a take on the droid

motorola droid
By now, everyone has read a glowing review (or two) of the Motorola Droid, an Android 2.0 phone for Verizon, so I won’t bore you with the details. But from the perspective of someone who has used Windows Mobile (or Windows Phone) in its every incarnation, the Android OS is so relieving. It actually feels modern where even Windows Mobile 6.5, the latest version, remained ancient. The pull-down notification panel works better, the desktop with movable widgets allows for more useful customization, and downloading from the Android Market is actually a pleasant experience. Here’s the deal…

The Droid is an excellent phone. I went with it because I was tired of waiting for Windows Mobile Phone to play catch up. Windows Mobile 7 has the potential to be a hit, and Zune integration could be excellent, but all that still remains on the horizon. A Windows Phone with any Xbox capabilities at all would have been killer, but Microsoft dropped the ball consistently with their wait-and-see, complacent approach. The OS is probably still the most robust and truly capable, but it was always the developers that spurred it on and the community seems to be shifting toward the iPhone, and, yes, Android.

So now that’s where I am, and so far, so good. I will say that Verizon’s 3G has been amazing, both in terms of coverage and quality. Coupled with the built-in ability to search Google by voice and there’s no reason to ever stop browsing the web. The free Google Maps Navigation is a nice touch. I still have to get used to some nuances of the device, and the on-screen keyboard has proved tricky to master. But for those who steadfastly refuse to fund Apple’s ever-advancing smugness and superciliousness, the Droid is the best choice. Or the Palm Pre, but that’s another story.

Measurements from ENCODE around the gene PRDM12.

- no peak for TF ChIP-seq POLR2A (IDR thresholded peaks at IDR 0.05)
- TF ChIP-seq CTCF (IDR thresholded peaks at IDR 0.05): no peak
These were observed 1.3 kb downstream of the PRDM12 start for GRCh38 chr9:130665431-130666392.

droid running friends of mineral townJust a couple of random points: the flash on the camera is very bright, but the camera itself is hit-or-miss (a software update could help it out). See the sample shots below. And perhaps most importantly, there is a very good Android Gameboy Advance emulator available, called Gameboid. The free version seems to only limit save-state functionality, while still allowing in-game saves, and it runs surprisingly smoothly, full screen, with sound. The implication? Access to arguably the best Harvest Moon game ever made…

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